Musings from the Chair
In 1928, the British geneticist J.B.S. Haldane wrote a now famous essay entitled On Being the Right Size, where he noted, “The most obvious differences between different animals are differences of size … it is easy to show that a hare could not be as large as a hippopotamus, or a whale as small as a herring. For every type of animal, there is a most convenient size, and a large change in size inevitably carries with it a change of form.” It was a cogent argument about surface area to volume ratios, structures, respiration and energy.
Similar arguments can be made for right-sizing research project resources to challenges and opportunities. The continuum of research opportunities in computing is deep and broad, yet we have often tended to focus on those best attacked by small teams and local infrastructure. Many other disciplines, most notably physics, regularly pursue projects much larger than those common in computing. Such projects often require both substantial intellectual resources (faculty, staff and students) and major infrastructure (e.g., accelerators, telescopes and other instruments).
They address fundamental, large-scale problems—sometimes nothing less than the very nature of the universe—and they require multi-institutional teams willing to take risks. I believe we can learn from our peers in the physical sciences: that to address our most fundamental issues and have broad, transforming impact we must “right-size” our research investment portfolio. This means balancing risk, from projects with smaller, though highly likely returns, to those that could have a transformative effect, but involve higher risk.
In an accompanying column in this issue, Peter Freeman, NSF’s Assistant Director for the Computer and Information Science and Engineering Directorate, discusses the proposed Global Environment for Network Innovations (GENI) initiative, which would seek up to $300M in appropriations for NSF’s Major Research Equipment and Facilities Construction (MREFC) budget. If this project is funded, and many steps remain along the funding path, it would tap a set of NSF resources that have heretofore not been accessible to computing, with broad research benefits beyond networking. Equally importantly, the overarching Computing Community Consortium (CCC) would provide a framework to define other computing funding priorities and projects.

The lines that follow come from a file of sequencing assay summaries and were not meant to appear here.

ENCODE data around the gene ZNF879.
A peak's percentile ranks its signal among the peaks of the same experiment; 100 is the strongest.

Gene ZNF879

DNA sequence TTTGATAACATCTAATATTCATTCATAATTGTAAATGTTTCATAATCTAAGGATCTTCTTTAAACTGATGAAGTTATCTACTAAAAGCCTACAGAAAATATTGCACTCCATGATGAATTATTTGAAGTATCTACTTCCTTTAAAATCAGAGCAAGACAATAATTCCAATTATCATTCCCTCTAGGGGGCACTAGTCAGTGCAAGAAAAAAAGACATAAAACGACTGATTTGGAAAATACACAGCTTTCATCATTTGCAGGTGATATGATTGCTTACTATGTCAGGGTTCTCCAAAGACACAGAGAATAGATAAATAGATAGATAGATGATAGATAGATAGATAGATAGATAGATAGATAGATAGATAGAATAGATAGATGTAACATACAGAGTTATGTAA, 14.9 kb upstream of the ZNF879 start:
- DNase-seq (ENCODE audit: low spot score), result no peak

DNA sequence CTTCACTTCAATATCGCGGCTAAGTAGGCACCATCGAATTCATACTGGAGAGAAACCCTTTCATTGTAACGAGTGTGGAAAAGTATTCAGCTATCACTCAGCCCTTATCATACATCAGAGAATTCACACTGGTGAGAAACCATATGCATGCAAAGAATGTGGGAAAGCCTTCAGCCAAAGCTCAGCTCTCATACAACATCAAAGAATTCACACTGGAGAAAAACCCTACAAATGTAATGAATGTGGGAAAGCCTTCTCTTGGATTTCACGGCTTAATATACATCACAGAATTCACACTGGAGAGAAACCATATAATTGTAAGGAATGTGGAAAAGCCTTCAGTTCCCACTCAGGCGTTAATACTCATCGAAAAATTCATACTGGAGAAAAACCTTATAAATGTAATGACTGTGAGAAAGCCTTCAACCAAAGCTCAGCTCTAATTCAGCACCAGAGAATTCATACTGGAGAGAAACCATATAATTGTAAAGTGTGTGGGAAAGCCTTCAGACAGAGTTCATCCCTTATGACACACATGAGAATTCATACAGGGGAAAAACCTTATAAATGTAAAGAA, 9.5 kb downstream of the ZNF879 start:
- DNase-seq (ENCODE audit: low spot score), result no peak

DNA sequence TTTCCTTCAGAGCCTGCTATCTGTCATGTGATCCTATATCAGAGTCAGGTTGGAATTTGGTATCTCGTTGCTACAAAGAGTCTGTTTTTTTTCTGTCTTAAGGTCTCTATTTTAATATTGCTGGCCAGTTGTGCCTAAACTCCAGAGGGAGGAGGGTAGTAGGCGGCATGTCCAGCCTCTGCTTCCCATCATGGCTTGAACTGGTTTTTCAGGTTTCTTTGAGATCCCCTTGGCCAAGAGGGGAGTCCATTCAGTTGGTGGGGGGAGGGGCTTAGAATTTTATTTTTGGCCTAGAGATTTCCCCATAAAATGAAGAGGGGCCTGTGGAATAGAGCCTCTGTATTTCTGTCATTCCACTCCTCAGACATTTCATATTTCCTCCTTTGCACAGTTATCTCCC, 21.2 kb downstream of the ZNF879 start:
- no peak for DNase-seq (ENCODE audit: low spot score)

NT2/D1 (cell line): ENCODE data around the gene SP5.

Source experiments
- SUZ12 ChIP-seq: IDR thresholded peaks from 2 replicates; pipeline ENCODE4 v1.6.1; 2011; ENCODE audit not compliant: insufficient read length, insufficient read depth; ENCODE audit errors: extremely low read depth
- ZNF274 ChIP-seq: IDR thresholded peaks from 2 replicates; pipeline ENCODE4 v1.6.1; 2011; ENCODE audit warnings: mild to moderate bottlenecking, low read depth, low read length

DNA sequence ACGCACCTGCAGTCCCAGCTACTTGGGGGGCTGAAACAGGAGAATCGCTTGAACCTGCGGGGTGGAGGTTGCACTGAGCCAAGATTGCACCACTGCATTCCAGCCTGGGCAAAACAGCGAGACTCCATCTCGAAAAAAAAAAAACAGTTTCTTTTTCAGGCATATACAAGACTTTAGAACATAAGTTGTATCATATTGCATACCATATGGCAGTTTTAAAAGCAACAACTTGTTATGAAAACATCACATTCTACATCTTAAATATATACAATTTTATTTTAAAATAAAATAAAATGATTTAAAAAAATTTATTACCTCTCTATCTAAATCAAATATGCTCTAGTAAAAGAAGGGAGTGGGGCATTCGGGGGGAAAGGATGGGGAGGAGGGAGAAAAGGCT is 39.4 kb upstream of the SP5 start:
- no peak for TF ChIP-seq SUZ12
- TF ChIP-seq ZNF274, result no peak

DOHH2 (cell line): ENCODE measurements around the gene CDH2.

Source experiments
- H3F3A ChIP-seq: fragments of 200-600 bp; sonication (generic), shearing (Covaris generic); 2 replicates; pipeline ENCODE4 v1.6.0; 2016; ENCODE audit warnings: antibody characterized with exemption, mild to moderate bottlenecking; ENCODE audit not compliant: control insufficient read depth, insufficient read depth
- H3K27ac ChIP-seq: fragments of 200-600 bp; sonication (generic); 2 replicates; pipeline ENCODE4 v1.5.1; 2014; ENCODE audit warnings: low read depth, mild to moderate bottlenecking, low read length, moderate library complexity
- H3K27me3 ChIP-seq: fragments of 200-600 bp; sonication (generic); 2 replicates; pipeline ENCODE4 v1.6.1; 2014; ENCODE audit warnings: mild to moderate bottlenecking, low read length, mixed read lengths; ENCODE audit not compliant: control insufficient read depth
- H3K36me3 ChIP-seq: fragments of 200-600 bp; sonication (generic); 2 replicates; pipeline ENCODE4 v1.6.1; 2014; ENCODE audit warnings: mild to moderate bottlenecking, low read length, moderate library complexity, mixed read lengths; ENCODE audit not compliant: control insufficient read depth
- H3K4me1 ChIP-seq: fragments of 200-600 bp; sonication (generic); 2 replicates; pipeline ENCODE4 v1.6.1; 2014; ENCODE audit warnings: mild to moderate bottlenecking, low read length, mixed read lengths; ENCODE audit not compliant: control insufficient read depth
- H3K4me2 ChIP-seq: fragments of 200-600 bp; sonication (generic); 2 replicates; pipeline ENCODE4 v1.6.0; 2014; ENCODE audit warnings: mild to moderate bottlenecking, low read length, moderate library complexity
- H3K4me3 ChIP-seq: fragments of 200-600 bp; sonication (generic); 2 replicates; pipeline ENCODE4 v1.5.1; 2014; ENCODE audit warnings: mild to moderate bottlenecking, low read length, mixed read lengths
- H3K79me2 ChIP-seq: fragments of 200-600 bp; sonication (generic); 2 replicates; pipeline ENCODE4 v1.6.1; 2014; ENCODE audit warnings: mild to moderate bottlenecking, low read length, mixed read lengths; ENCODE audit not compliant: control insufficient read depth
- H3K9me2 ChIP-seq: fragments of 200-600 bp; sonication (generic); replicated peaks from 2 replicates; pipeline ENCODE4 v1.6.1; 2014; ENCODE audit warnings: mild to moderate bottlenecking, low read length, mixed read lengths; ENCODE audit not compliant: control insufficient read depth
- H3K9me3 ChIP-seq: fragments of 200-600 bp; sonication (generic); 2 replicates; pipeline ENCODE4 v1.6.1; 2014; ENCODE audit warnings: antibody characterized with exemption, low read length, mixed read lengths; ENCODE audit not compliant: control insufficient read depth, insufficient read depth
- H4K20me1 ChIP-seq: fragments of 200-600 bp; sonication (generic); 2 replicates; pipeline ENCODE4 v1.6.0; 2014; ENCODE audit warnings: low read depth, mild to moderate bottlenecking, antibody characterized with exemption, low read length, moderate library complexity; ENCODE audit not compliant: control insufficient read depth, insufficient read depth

We all know the transformative effect computing has had on society, the economy, science and engineering, and the arts and humanities. This realization is now shaping science policy in industry, academia and government. Two recent examples illustrate both our reach and the opportunities. CRA recently organized a session on computing’s impact on science at the recent American Association for the Advancement of Science (AAAS) meeting in St. Louis, and the February 23, 2006 issue of Nature discusses the impact of computing on scientific discovery.
In this spirit, I would like to share some new developments regarding the political ecosystem surrounding information technology. I just returned from the first meeting of the President’s Council of Advisors on Science and Technology (PCAST) since PCAST’s mission was expanded to include an examination of IT. As a new member, I am participating in the IT subcommittee, whose goal is to produce an assessment of research investments in computing. I welcome any ideas and insights you might have about this topic, as the committee deliberates.
Finally, in my previous column, I mentioned the American Competitiveness Initiative (ACI) which, if funded, would double federal investment in basic research in the physical sciences, which includes information technology. The ACI was also a major discussion topic at the PCAST meeting. Multiple bills have been introduced in Congress, and the ACI continues to evolve. By the time you read this, all of us will have a much clearer indication of likely outcomes; watch the CRA blog (www.cra.org/govaffairs/blog) for details.
Dan Reed (Dan_Reed [at] unc.edu), CRA’s Board Chair, is the Chancellor’s Eminent Professor and Vice-Chancellor for Information Technology at the University of North Carolina at Chapel Hill. He also directs the interdisciplinary Renaissance Computing Institute (RENCI).